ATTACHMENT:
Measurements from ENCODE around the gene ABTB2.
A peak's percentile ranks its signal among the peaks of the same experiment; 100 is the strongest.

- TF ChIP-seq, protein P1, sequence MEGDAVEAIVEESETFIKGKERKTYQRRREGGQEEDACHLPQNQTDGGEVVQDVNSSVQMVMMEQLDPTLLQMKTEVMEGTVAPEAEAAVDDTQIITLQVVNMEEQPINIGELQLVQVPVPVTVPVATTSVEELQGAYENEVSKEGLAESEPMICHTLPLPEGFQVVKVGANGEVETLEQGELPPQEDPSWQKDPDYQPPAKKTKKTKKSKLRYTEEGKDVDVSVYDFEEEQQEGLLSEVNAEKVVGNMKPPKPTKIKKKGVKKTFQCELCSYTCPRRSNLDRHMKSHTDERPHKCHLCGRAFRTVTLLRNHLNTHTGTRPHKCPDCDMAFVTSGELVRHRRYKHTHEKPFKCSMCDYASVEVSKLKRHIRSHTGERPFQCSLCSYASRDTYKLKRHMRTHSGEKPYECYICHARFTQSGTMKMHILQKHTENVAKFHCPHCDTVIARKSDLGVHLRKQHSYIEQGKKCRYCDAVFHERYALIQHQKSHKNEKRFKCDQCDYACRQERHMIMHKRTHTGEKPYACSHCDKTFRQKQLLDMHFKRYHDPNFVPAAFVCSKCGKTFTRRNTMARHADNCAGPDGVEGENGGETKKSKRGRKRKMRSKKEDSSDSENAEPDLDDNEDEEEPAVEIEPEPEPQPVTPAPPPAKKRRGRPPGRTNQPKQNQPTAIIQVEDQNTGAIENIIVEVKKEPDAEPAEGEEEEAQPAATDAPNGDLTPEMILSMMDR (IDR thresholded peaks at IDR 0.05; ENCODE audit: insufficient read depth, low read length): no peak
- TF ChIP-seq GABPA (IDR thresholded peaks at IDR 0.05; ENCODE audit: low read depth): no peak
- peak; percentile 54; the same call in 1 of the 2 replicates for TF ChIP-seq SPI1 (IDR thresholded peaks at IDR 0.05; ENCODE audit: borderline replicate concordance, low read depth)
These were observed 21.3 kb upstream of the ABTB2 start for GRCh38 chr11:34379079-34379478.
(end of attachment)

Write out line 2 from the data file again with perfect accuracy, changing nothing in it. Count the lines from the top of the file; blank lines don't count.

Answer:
A peak's percentile ranks its signal among the peaks of the same experiment; 100 is the strongest.